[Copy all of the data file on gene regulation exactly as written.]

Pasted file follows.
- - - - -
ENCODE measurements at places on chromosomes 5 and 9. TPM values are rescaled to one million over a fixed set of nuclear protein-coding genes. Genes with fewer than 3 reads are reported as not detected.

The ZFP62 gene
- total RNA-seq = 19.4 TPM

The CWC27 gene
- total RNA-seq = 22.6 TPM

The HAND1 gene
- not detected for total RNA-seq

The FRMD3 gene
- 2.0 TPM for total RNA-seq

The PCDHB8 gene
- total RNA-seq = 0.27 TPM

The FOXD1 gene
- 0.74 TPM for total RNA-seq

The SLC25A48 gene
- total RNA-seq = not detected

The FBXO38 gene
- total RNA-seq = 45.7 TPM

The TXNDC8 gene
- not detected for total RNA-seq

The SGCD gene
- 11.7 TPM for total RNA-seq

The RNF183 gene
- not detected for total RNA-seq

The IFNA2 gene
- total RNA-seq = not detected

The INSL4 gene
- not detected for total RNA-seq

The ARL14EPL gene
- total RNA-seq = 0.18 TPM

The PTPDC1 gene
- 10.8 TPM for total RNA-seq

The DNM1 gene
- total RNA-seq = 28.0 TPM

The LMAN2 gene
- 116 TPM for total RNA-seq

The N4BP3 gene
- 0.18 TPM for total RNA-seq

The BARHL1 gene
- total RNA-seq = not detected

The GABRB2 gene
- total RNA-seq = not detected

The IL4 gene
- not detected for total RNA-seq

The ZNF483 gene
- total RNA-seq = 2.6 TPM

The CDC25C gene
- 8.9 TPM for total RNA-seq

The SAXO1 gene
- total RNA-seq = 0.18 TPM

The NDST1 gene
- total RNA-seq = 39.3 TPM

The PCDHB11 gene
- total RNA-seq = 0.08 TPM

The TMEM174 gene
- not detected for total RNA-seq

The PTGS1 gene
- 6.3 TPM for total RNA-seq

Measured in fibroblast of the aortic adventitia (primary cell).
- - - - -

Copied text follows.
ENCODE measurements at places on chromosomes 5 and 9. TPM values are rescaled to one million over a fixed set of nuclear protein-coding genes. Genes with fewer than 3 reads are reported as not detected.

The ZFP62 gene
- total RNA-seq = 19.4 TPM

The CWC27 gene
- total RNA-seq = 22.6 TPM

The HAND1 gene
- not detected for total RNA-seq

The FRMD3 gene
- 2.0 TPM for total RNA-seq

The PCDHB8 gene
- total RNA-seq = 0.27 TPM

The FOXD1 gene
- 0.74 TPM for total RNA-seq

The SLC25A48 gene
- total RNA-seq = not detected

The FBXO38 gene
- total RNA-seq = 45.7 TPM

The TXNDC8 gene
- not detected for total RNA-seq

The SGCD gene
- 11.7 TPM for total RNA-seq

The RNF183 gene
- not detected for total RNA-seq

The IFNA2 gene
- total RNA-seq = not detected

The INSL4 gene
- not detected for total RNA-seq

The ARL14EPL gene
- total RNA-seq = 0.18 TPM

The PTPDC1 gene
- 10.8 TPM for total RNA-seq

The DNM1 gene
- total RNA-seq = 28.0 TPM

The LMAN2 gene
- 116 TPM for total RNA-seq

The N4BP3 gene
- 0.18 TPM for total RNA-seq

The BARHL1 gene
- total RNA-seq = not detected

The GABRB2 gene
- total RNA-seq = not detected

The IL4 gene
- not detected for total RNA-seq

The ZNF483 gene
- total RNA-seq = 2.6 TPM

The CDC25C gene
- 8.9 TPM for total RNA-seq

The SAXO1 gene
- total RNA-seq = 0.18 TPM

The NDST1 gene
- total RNA-seq = 39.3 TPM

The PCDHB11 gene
- total RNA-seq = 0.08 TPM

The TMEM174 gene
- not detected for total RNA-seq

The PTGS1 gene
- 6.3 TPM for total RNA-seq

Measured in fibroblast of the aortic adventitia (primary cell).